Americans don't seem to care about the race or sex of emergency room doctors, a new study shows.
Participants were asked to rate their satisfaction with a simulated ER visit and the scores were the same whether their doctor was white or black, or a man or a woman.
"We were really surprised that even after looking at these data in many different ways, we did not see evidence of racial or gender bias affecting patient satisfaction or confidence. This is not to say that people are bias-free, but it did not appear to enter into their ratings of care in surveys," said lead author Dr. Rachel Solnick, a fellow in the clinical scholars program at the University of Michigan, in Ann Arbor.
"This is good news, with a grain of salt," she added in a university news release.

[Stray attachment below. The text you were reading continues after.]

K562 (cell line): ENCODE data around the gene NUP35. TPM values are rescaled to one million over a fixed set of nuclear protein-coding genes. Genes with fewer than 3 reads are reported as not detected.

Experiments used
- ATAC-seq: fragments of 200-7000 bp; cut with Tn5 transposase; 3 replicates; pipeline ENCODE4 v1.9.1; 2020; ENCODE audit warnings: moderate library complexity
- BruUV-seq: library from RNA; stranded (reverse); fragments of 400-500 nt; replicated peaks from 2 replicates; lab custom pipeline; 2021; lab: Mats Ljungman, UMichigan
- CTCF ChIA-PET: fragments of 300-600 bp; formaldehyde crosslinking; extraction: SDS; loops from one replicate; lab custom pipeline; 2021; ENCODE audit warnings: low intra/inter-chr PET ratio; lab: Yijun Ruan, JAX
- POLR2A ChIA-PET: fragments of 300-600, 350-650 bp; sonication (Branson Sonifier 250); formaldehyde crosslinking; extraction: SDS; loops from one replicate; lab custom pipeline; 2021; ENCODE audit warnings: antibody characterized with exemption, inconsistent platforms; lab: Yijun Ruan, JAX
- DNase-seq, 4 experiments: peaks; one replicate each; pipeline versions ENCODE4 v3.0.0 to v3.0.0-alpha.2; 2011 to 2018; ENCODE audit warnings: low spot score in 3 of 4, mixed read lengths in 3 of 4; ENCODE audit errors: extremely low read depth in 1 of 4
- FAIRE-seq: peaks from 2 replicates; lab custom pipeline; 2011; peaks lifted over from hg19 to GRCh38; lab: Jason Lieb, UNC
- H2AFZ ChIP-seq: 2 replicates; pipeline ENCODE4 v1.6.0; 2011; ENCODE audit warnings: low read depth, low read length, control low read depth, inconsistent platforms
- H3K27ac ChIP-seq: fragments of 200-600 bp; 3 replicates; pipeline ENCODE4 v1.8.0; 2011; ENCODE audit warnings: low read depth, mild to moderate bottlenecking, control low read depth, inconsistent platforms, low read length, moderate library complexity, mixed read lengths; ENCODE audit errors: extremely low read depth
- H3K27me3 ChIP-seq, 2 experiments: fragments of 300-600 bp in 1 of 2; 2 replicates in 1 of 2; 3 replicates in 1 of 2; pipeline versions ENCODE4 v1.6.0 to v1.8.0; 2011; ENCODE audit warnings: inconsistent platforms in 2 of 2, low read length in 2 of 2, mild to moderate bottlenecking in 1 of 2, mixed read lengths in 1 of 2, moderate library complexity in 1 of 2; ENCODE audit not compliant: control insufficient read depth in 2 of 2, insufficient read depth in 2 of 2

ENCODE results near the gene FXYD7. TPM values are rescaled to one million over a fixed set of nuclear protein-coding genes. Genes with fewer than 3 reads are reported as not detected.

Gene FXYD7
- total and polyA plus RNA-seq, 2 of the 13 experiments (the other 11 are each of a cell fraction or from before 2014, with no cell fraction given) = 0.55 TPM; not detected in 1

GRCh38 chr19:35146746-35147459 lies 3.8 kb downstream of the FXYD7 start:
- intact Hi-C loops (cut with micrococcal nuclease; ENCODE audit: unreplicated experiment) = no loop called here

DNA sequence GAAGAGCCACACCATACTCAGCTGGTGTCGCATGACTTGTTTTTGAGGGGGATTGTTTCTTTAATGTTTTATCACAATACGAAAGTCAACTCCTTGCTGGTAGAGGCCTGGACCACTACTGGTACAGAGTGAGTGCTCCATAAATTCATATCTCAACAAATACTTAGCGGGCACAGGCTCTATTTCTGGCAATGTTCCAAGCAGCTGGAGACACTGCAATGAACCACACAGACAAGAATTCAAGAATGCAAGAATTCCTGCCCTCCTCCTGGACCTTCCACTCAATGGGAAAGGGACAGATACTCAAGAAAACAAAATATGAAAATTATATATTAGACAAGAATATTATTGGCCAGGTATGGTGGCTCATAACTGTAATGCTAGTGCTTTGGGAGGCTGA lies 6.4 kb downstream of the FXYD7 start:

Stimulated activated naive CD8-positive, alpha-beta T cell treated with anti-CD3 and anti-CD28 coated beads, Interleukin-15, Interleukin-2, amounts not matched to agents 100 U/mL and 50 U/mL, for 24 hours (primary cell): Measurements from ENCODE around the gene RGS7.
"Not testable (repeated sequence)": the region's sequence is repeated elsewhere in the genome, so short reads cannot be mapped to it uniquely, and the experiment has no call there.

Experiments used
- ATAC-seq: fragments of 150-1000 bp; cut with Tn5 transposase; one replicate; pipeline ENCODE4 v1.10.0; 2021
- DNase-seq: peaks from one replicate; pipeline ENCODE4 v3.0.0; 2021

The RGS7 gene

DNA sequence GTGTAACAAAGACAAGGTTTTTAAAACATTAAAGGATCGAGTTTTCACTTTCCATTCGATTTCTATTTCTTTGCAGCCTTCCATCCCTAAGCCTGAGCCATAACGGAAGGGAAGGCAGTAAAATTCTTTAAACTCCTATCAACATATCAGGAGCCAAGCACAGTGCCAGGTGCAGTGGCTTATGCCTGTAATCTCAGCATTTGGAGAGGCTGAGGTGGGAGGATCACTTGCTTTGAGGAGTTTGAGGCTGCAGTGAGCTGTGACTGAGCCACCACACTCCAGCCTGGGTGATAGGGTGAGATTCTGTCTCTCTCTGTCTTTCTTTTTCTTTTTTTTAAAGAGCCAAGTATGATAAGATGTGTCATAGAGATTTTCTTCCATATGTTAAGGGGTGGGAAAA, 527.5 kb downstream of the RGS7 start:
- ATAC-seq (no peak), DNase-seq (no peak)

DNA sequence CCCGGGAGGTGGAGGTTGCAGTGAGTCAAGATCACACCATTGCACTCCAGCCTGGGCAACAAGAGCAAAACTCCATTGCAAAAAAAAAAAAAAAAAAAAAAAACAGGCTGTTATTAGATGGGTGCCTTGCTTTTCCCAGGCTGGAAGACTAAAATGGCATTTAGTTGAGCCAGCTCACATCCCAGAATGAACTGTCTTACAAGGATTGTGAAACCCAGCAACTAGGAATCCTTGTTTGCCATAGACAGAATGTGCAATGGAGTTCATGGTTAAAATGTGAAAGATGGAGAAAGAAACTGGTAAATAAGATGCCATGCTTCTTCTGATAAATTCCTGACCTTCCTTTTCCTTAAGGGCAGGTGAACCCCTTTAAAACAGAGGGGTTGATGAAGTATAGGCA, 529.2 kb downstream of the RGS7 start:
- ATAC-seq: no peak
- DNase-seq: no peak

The findings don't mean emergency doctors won't ever have to deal with patients who express bias against them because of race, gender, age or other factors, Solnick added. The research was inspired by her own experience with bias as an emergency medicine resident.
Assessing patient bias is important because the U.S. Centers for Medicare and Medicaid Services is testing the feasibility of a new survey tool for emergency department patients who aren't admitted to the hospital.
If adopted, the tool could lead to financial penalties for hospitals with low emergency department satisfaction ratings, as is already the case with patient ratings for other types of care.
"Patient satisfaction surveys have really altered the fabric of the emergency doctor/patient relationship, because in addition to thinking about the medical treatment, we also are considering how we will be 'graded' at the end of the encounter," Solnick said.
The study was published online Feb. 21 in JAMA Network Open.
The U.S. National Library of Medicine explains when you should go to the emergency room.
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